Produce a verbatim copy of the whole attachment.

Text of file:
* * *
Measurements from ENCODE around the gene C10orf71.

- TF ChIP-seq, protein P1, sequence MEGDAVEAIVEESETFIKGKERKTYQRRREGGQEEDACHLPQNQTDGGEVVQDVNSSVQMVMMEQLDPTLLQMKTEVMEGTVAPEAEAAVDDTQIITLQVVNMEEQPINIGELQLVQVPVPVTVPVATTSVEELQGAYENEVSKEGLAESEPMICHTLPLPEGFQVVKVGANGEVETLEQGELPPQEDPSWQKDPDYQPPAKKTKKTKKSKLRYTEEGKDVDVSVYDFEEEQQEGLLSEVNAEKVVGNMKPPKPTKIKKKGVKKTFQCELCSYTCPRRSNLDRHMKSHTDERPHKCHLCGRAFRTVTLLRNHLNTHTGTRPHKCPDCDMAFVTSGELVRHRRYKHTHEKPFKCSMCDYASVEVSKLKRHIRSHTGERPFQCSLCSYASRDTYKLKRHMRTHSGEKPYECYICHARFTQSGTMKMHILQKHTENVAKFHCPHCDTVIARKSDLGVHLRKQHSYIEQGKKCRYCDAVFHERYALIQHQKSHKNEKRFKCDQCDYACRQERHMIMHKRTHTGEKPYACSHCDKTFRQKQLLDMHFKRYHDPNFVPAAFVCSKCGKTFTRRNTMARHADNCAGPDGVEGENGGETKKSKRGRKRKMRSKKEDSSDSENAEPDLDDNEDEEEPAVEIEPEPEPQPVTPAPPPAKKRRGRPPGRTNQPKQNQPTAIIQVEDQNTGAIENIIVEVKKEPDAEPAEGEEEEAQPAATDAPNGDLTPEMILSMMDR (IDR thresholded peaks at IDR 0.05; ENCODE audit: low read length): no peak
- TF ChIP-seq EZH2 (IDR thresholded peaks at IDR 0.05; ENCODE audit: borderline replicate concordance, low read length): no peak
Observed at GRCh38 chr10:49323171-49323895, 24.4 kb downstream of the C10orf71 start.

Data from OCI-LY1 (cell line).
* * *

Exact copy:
Measurements from ENCODE around the gene C10orf71.

- TF ChIP-seq, protein P1, sequence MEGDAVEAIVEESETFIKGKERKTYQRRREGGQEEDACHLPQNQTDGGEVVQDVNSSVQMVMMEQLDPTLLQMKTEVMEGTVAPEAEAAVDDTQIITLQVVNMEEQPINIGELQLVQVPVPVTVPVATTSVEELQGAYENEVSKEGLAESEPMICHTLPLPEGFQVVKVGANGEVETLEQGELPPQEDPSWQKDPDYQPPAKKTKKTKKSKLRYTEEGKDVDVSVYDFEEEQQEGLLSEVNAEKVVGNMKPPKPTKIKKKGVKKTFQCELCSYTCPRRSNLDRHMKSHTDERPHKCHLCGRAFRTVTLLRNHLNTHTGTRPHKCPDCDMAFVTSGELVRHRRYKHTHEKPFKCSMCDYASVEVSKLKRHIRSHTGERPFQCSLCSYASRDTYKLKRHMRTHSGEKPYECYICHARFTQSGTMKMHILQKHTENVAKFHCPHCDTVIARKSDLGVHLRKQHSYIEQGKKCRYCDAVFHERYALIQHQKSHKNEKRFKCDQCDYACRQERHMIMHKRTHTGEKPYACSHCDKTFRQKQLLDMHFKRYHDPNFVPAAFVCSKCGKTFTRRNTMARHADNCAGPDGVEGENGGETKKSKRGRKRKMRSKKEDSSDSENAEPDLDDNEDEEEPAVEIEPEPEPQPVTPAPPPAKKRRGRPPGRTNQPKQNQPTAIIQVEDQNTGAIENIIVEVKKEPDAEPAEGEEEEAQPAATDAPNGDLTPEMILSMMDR (IDR thresholded peaks at IDR 0.05; ENCODE audit: low read length): no peak
- TF ChIP-seq EZH2 (IDR thresholded peaks at IDR 0.05; ENCODE audit: borderline replicate concordance, low read length): no peak
Observed at GRCh38 chr10:49323171-49323895, 24.4 kb downstream of the C10orf71 start.

Data from OCI-LY1 (cell line).